Although the importance of school for mental health promotion and early identification of mental health problems and teachers’ training in mental health has been evident for quite some time and has gained significant momentum in the West, it is almost non-existent in developing countries including Pakistan. Research from Pakistan on school mental health is very limited. In one study done in 1998 in rural Rawalpindi, a school-based programme succeeded in improving mental health awareness in school children, their parents, friends and neighbors; however, teachers’ awareness was not assessed [11]. Knowledge of school teachers regarding attention deficit hyperactivity disorder (ADHD) symptomatology improved in a teacher training programme for ADHD [12]. School mental health initiatives including steps to improve teacher’s mental health literacy, their professional development and training, encouraging teaching styles that promote mutual respect, and positive classroom strategies are almost non-existent in the country. Child mental health is considered a priority in the WHO’s Eastern Mediterranean Region (WHO-EMRO). Recognizing the need for wider implementation of evidence-based school mental health interventions in the region and to help in addressing the mental health literacy of educators in resource-constrained settings, a pilot study of a teachers’ training intervention based on the WHO-EMRO Manual of School Mental Health in Urban Lahore was planned [13]. Training aims for improving teacher’s mental health literacy and helping them to take practical steps that can be implemented at low costs in school settings. The intervention will be evaluated in a pilot randomized controlled trial (RCT), with teachers on a waitlist as the control group, to assess its effectiveness in improving teachers’ mental health literacy and self-efficacy in dealing with students’ mental health issues. It will also enable us to test the feasibility of key aspects of the trial design. The aim of this paper is to describe the study protocol of the pilot RCT.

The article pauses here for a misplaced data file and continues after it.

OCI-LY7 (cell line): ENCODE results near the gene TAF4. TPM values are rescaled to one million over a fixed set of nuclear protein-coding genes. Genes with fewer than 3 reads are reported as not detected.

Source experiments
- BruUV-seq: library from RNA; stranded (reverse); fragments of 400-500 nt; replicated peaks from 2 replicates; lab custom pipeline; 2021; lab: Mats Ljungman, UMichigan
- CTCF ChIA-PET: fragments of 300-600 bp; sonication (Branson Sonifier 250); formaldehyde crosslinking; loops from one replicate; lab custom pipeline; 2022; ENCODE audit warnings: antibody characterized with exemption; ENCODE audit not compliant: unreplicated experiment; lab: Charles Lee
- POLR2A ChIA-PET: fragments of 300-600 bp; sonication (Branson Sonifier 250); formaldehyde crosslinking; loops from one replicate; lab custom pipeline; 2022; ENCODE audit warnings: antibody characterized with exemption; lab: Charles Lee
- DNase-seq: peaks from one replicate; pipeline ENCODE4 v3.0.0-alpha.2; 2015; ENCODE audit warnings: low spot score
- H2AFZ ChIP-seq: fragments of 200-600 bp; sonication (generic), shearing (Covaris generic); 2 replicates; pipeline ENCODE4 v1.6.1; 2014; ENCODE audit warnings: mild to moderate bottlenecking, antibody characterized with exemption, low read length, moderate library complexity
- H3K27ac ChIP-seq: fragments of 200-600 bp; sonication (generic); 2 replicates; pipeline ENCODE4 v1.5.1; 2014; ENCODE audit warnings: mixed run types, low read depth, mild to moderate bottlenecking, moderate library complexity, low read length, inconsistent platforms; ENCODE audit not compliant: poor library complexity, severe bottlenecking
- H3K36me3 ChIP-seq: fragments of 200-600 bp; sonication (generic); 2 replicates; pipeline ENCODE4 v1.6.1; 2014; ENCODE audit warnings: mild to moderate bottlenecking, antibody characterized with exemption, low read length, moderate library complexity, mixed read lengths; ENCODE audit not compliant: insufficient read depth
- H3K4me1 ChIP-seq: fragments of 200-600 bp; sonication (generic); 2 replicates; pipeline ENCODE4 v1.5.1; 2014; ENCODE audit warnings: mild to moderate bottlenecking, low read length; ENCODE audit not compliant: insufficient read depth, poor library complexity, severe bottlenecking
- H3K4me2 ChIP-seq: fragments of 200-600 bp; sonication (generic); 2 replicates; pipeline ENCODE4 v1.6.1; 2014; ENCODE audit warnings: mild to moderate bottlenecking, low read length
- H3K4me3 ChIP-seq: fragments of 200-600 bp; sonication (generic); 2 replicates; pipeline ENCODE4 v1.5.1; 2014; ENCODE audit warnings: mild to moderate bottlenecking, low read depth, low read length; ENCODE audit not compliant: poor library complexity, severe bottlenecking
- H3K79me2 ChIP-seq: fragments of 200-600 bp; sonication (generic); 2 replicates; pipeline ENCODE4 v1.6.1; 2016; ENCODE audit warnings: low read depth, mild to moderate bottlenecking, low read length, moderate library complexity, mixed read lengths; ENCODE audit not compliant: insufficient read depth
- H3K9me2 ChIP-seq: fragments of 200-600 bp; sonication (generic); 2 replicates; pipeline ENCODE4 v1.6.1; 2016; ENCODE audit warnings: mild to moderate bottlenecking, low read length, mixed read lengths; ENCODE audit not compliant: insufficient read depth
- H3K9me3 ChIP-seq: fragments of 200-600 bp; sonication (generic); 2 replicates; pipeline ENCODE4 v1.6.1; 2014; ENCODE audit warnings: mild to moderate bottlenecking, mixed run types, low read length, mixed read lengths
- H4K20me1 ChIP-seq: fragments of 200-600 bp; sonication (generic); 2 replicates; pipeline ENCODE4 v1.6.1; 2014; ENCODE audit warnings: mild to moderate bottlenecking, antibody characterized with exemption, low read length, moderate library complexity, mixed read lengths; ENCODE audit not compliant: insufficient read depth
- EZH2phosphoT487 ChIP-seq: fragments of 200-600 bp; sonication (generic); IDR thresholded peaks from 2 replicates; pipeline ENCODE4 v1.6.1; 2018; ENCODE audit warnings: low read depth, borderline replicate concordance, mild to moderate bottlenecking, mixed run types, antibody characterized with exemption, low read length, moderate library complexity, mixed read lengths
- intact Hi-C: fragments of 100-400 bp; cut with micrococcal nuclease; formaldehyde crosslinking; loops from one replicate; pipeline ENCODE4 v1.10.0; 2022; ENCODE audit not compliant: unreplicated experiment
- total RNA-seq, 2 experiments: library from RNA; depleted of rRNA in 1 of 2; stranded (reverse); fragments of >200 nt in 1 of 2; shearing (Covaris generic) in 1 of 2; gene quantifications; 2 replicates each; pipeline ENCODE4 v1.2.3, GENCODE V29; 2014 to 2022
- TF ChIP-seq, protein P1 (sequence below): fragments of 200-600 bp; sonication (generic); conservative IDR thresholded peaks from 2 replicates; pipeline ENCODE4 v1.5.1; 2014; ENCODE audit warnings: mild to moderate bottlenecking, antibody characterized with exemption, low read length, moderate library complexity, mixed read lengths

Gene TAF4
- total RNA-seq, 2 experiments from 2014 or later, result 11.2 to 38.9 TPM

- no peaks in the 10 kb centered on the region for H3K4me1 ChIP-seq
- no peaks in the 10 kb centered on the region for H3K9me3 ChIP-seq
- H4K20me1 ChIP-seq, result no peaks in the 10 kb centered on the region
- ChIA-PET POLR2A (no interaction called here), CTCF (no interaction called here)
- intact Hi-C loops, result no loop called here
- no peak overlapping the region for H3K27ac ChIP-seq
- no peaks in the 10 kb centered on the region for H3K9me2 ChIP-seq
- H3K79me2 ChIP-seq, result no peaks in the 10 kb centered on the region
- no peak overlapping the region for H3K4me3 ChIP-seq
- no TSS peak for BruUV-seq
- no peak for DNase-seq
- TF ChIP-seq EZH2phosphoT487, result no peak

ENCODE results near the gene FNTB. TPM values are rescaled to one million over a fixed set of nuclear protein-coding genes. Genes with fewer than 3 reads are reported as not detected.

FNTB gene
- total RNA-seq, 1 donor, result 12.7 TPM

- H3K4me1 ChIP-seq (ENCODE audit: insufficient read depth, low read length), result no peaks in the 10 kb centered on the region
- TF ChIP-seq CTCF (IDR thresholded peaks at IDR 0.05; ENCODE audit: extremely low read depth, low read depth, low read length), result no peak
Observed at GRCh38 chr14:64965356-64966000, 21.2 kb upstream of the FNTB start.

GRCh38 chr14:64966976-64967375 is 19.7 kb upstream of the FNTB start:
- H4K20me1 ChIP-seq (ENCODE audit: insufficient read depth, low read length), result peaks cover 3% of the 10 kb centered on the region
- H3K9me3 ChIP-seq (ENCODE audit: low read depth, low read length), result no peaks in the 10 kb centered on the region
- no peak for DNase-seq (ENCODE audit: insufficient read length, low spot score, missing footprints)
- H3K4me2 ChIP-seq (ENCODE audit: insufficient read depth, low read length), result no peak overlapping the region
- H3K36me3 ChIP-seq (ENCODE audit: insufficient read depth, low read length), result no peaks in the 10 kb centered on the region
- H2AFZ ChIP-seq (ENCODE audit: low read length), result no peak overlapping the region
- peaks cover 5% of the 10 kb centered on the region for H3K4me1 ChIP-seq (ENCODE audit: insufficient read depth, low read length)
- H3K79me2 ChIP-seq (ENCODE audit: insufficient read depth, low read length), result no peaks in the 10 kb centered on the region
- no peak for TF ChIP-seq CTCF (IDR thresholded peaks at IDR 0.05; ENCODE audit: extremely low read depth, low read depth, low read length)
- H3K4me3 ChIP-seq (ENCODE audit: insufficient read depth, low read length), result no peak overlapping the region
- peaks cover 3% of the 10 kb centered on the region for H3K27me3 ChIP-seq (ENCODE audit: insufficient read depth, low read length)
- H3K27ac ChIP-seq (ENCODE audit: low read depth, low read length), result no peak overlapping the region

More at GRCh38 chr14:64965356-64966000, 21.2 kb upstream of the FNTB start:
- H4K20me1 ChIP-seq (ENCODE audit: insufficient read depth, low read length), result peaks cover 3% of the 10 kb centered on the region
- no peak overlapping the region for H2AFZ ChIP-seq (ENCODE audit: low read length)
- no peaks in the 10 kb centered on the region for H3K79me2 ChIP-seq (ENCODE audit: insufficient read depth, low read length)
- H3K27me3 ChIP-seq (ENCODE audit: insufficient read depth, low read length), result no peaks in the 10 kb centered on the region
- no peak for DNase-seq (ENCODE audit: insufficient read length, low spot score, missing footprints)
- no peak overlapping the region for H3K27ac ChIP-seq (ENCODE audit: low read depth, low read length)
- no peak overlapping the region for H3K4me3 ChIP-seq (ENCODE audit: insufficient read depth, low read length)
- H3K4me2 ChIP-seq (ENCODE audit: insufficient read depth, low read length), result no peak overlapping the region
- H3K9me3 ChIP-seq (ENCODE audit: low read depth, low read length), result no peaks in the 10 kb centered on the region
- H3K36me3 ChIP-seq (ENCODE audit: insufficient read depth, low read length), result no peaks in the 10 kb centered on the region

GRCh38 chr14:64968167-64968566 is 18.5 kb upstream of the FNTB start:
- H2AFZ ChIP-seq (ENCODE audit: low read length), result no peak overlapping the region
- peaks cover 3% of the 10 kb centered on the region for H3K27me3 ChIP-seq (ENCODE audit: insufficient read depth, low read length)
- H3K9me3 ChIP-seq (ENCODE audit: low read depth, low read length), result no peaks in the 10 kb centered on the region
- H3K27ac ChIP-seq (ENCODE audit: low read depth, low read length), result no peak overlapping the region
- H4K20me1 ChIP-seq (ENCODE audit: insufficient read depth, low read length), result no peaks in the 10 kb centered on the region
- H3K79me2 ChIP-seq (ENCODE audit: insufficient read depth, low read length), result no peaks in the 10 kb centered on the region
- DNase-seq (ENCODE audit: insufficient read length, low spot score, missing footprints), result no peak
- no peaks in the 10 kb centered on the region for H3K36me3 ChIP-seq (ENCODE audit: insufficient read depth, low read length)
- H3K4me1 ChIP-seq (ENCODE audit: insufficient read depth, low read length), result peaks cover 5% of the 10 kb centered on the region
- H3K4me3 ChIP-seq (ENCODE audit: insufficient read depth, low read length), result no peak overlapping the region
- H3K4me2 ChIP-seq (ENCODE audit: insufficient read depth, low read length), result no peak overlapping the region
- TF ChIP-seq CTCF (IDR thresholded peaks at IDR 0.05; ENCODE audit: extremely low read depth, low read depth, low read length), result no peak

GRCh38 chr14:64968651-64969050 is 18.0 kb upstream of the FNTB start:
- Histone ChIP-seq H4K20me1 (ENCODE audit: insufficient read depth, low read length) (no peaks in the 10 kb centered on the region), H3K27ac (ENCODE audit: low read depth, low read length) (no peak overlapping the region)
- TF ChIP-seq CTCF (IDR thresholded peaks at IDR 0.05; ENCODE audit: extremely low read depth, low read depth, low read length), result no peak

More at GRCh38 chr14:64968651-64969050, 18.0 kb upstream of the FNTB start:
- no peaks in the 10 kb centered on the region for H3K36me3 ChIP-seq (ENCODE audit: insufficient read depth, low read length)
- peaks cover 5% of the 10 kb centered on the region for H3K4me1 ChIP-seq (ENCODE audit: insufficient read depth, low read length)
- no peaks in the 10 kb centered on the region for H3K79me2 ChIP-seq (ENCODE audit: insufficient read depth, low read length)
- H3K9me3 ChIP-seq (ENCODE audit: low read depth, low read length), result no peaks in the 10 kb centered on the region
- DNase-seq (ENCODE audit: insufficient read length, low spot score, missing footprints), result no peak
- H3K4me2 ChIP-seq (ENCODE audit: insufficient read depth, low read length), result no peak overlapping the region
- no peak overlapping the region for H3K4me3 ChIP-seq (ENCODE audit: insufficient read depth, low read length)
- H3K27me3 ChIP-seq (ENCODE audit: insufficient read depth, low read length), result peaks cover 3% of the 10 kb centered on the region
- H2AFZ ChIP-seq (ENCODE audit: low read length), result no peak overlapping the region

Aims and objectives of the study

This pilot RCT seeks to demonstrate the effectiveness of a teacher training programme based on the WHO-EMRO Manual of School Mental Health in improving teacher’s mental health literacy as compared to a waitlist control group. The secondary objective is to evaluate the effect of the WHO-EMRO School Mental Health Manual-based intervention in improving self-efficacy among school teachers. The study will also determine if mental health training of teachers may lead to an indirect improvement in a students’ outcome measure (emotional and behavioral difficulties) and the school psychosocial environment.

Methods

Study setting